Holding tanks are seen in an aerial photograph at Colonial Pipeline's Dorsey Junction Station in Woodbine, Maryland, US Photograph:( Reuters )
Colonial Pipeline made the ransom payment to the hacking group DarkSide after the cybercriminals last week held up the company’s business networks with ransomware, a form of malware that encrypts data until the victim pays
The operator of a critical fuel pipeline on the East Coast paid extortionists roughly 75 Bitcoin — or nearly $5 million — to recover its stolen data, according to people briefed on the transaction, clearing the way for gas to begin flowing again but complicating President Joe Biden’s efforts to deter future attacks.
Colonial Pipeline made the ransom payment to the hacking group DarkSide after the cybercriminals last week held up the company’s business networks with ransomware, a form of malware that encrypts data until the victim pays. DarkSide is believed to operate from Eastern Europe, possibly Russia.
The company preemptively shut down its pipeline, which stretches from Texas to New Jersey and delivers nearly half of the transport fuels for the Atlantic coast, setting off a cascading crisis that led to panic buying at gas pumps.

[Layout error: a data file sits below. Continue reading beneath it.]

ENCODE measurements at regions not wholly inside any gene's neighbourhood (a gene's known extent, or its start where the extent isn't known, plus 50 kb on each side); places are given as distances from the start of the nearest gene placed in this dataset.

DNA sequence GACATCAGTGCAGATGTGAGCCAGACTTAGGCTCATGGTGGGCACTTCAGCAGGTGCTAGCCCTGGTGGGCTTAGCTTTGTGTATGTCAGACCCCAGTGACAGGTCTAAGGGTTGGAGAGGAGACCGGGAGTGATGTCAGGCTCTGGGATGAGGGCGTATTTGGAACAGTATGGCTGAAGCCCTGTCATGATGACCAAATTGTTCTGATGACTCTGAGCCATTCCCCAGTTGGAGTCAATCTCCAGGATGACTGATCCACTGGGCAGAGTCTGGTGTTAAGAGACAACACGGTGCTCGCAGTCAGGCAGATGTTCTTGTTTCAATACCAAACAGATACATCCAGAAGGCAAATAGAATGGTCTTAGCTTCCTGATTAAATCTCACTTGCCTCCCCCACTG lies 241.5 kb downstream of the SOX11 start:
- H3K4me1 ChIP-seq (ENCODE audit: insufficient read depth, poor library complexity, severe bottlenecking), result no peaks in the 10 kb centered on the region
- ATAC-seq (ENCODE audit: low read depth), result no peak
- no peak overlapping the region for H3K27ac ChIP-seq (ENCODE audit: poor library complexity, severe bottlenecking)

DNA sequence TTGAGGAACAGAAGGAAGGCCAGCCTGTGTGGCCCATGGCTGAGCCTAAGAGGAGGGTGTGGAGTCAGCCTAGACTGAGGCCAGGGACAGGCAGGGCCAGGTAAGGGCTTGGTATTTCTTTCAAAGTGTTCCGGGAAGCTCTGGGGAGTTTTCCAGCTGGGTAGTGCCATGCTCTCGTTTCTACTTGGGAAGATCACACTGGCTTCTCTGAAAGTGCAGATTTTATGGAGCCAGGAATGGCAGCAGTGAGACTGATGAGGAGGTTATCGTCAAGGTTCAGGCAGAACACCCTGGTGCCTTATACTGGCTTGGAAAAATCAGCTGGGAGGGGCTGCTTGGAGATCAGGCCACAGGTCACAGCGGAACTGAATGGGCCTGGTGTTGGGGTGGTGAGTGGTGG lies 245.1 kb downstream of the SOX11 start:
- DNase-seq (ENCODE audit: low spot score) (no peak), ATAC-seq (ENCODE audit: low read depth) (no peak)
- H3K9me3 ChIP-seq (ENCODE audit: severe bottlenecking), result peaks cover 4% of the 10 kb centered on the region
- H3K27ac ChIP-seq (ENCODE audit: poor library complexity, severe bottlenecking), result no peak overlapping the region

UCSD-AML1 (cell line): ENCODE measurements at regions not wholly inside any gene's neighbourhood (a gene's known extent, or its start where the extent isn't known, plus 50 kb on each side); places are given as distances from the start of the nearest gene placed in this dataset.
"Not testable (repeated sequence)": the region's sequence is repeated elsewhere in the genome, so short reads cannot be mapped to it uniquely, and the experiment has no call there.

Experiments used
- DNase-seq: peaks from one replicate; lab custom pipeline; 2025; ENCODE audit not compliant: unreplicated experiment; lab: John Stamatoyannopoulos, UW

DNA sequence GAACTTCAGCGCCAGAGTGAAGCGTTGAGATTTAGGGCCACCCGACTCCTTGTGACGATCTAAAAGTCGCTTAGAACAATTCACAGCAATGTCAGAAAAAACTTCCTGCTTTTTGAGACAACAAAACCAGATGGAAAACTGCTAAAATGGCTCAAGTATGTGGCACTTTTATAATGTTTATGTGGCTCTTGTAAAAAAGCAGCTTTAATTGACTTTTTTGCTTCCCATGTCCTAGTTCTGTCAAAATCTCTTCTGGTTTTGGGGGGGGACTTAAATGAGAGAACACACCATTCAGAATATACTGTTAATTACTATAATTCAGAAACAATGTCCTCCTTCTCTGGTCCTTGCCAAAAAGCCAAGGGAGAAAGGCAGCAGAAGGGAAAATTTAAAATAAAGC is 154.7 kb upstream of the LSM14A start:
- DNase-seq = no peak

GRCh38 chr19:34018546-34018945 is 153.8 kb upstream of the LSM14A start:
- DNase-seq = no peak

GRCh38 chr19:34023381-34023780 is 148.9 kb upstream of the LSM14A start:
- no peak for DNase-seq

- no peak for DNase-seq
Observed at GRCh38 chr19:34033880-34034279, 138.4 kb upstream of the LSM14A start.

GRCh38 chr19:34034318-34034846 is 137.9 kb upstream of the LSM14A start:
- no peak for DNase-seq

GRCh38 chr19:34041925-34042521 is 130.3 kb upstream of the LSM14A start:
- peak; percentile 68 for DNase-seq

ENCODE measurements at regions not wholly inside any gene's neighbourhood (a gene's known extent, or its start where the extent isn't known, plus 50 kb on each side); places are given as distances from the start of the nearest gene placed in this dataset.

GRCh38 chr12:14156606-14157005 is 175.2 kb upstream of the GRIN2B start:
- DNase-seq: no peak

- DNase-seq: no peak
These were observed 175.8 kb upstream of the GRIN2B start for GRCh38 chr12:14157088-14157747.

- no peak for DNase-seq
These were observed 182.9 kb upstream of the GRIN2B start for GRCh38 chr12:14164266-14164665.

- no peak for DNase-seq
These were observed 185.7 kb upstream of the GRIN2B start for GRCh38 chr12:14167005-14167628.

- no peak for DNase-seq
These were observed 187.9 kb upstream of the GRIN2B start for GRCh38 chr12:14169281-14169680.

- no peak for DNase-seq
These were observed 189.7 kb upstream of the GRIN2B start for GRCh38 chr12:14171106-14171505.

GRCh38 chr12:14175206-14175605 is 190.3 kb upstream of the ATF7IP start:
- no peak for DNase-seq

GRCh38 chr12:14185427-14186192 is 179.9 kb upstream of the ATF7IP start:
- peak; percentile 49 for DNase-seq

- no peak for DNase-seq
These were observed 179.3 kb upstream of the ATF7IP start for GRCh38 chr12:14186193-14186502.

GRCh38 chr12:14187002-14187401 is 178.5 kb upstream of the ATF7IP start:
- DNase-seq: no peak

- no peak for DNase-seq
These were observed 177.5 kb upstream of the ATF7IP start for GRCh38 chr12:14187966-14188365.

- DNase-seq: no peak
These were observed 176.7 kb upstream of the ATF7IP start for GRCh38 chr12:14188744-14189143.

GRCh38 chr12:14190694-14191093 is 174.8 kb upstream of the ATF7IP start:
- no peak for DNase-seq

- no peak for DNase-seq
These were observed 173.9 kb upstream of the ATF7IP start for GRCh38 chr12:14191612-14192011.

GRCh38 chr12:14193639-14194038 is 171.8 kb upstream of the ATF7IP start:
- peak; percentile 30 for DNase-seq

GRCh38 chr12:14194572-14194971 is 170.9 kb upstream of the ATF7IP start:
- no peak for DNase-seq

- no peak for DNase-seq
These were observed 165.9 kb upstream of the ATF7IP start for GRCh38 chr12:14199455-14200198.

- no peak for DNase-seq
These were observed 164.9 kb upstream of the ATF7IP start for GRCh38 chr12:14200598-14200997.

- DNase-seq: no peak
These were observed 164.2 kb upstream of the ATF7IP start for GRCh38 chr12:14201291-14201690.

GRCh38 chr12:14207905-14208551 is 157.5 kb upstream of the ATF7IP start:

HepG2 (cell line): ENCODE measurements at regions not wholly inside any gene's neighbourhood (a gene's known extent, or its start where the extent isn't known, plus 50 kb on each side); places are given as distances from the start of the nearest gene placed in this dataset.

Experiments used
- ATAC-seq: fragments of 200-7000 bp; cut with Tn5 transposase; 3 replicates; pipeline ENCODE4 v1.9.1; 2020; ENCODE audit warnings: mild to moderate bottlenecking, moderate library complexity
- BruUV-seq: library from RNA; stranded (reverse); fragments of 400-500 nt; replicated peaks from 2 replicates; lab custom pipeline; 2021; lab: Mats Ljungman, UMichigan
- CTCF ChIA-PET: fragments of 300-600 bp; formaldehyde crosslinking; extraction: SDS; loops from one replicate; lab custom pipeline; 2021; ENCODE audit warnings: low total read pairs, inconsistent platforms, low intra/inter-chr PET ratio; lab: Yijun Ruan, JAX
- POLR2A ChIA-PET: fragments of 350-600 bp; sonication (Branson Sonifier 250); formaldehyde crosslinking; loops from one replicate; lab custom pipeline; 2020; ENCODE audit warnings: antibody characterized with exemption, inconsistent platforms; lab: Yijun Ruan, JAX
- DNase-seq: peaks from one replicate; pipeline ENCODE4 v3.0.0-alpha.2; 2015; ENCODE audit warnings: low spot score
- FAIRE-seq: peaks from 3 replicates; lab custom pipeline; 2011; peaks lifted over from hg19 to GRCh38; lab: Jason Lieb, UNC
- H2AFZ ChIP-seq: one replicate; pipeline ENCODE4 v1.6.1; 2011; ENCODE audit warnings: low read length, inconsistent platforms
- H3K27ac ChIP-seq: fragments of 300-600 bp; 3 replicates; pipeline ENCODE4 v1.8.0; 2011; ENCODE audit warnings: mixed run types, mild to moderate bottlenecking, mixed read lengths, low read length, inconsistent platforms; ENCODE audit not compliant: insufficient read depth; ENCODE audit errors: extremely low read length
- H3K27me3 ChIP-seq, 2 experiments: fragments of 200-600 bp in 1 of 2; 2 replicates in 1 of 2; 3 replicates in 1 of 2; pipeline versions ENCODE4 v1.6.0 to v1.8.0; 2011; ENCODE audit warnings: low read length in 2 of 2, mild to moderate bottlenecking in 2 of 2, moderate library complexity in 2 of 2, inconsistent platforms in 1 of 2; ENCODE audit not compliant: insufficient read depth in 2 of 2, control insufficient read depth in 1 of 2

The president on Thursday cautioned it would take time to resolve shortages. “They should be reaching full operational capacity as we speak,” Biden said. “But we want to be clear: We will not feel the effects at the pump immediately. This is not like flicking on a light switch.”
Biden did not rule out the possibility that the administration would target the cybercriminals with a retaliatory strike, saying that the United States would pursue “a measure to disrupt their ability to operate.”
On Thursday, eight websites associated with DarkSide were pulled offline. It was not immediately clear why.
The company’s decision to pay the ransom may help Biden stanch the political fallout from rising gas prices and long lines at the pumps, but it emboldens other criminal groups or rogue states to take American companies hostage by seizing control of their computers. Jen Psaki, the White House press secretary, said it remained the “position of the federal government” not to pay ransoms because the money can encourage criminals to conduct more attacks.
A company representative would neither confirm nor deny on Thursday that executives had paid a ransom. The payment was confirmed by people briefed on the matter, who declined to be identified because the information was confidential.
Gasoline prices continued to rise Thursday across the Southeast, but at a slower pace generally than in recent days. “Product delivery has commenced to all markets we serve,” Colonial Pipeline said. “It will take several days for the product delivery supply chain to return to normal.”